Agriculture and Human Values 35 (1):163-179 (2018)

Authors
Carlos G. Suarez
University of California at Santa Barbara
Abstract
This article explores the role of conventions in the normalization of cocoa production in Ecuadorian Amazonia. Convention theory provides key theoretical tools for understanding coordination among agents. However, conventions must be understood as cultural constructions with a strong Eurocentric background that must be substantially modified in originally non-European contexts. A creative application of convention theory can partially overcome bifurcation among Western and non-Western rationalities. First, it shows that Western values and forms of coordination are heterogeneous, conflictive and opposing. Second, it provides key insight for understanding the transformation of subaltern subjectivities generated from non-Western rationalities that are closely associated with subjugated knowledges. Third, in applying the concept of compromise, it allows one to understand cognitive hybridization and coordination among indigenous and Western agents and thus the complexities of processes of resistance, subversion and empowerment carried by indigenous communities. This article is focused on how cocoa production in Ecuadorian Amazonia serves as an example of the confluence and coordination of indigenous and Western conventions. The assertion of Sumak Kawsay is understood as a relevant transformation of Ecuadorian post-colonial relations. It is shown that relevant industrial upgrading processes are justified by, among others, Sumak Kawsay repertoires. Additionally, dialogue on knowledge and compromise among conventions, and especially concerning Sumak Kawsay and the market, have been key facets shaping the development of a differentiated quality strand that has promoted relevant changes in the subaltern positioning of indigenous farmers in the cocoa commodity chain.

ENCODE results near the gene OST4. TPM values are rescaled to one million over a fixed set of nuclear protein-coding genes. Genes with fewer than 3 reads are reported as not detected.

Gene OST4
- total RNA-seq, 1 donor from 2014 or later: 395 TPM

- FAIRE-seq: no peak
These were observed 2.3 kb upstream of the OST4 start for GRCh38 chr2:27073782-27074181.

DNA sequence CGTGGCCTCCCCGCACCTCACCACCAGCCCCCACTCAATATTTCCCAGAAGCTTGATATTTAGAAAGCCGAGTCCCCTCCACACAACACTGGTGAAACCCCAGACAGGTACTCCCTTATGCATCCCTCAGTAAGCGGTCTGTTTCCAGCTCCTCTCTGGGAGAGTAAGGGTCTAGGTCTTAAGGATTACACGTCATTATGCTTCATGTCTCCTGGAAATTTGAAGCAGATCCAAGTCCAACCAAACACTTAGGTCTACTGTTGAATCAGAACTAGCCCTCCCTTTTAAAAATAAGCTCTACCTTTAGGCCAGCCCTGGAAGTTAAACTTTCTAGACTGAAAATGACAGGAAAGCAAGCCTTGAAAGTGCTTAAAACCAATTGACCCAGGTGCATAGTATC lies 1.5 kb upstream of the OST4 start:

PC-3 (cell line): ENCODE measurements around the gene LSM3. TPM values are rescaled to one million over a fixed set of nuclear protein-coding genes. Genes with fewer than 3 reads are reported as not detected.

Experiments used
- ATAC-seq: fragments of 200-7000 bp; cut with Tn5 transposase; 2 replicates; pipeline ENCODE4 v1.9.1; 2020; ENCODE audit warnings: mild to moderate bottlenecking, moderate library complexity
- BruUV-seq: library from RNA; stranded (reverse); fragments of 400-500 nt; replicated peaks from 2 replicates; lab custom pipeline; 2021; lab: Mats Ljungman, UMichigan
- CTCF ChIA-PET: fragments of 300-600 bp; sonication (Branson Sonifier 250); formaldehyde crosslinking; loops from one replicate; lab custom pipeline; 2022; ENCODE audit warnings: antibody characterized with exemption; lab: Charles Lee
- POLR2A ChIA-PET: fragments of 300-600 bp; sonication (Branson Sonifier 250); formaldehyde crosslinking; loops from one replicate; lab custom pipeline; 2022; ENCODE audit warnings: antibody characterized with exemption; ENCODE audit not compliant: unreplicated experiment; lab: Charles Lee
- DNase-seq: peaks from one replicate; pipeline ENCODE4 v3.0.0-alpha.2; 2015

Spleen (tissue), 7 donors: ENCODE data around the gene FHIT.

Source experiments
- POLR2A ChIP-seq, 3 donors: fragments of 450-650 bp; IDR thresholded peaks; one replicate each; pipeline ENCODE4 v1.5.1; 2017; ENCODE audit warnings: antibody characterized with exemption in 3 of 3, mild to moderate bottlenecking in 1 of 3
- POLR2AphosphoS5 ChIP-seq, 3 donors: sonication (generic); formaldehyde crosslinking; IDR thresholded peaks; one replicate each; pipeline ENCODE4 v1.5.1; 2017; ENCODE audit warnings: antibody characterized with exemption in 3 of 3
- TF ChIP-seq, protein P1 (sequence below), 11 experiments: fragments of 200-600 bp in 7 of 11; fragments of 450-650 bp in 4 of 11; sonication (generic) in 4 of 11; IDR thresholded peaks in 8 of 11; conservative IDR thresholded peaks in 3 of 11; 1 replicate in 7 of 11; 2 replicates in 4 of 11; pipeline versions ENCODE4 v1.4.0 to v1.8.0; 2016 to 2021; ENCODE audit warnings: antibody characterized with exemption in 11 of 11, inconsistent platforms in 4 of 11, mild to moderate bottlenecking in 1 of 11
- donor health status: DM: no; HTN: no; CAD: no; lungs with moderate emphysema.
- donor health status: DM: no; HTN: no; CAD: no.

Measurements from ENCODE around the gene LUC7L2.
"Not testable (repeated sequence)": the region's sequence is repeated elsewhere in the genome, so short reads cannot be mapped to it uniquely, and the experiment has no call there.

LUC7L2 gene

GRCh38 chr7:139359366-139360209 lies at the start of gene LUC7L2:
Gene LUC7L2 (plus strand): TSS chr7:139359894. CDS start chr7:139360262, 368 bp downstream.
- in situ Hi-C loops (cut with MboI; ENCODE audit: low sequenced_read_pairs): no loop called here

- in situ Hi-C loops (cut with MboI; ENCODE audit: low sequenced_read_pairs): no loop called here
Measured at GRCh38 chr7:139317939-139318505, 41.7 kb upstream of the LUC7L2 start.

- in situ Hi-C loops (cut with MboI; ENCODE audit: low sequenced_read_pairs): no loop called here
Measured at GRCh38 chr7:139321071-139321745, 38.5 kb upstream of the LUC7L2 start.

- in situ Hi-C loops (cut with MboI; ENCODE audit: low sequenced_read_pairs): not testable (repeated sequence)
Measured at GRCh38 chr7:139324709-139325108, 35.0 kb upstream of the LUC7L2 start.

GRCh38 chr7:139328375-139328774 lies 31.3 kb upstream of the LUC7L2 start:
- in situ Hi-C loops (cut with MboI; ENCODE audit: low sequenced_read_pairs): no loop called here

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DOI 10.1007/s10460-017-9812-x
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References found in this work BETA

Can the Subaltern Speak?Gayatri Chakravorty Spivak - 1988 - Die Philosophin 14 (27):42-58.
A Food Regime Analysis of the 'World Food Crisis'.Philip McMichael - 2009 - Agriculture and Human Values 26 (4):281-295.

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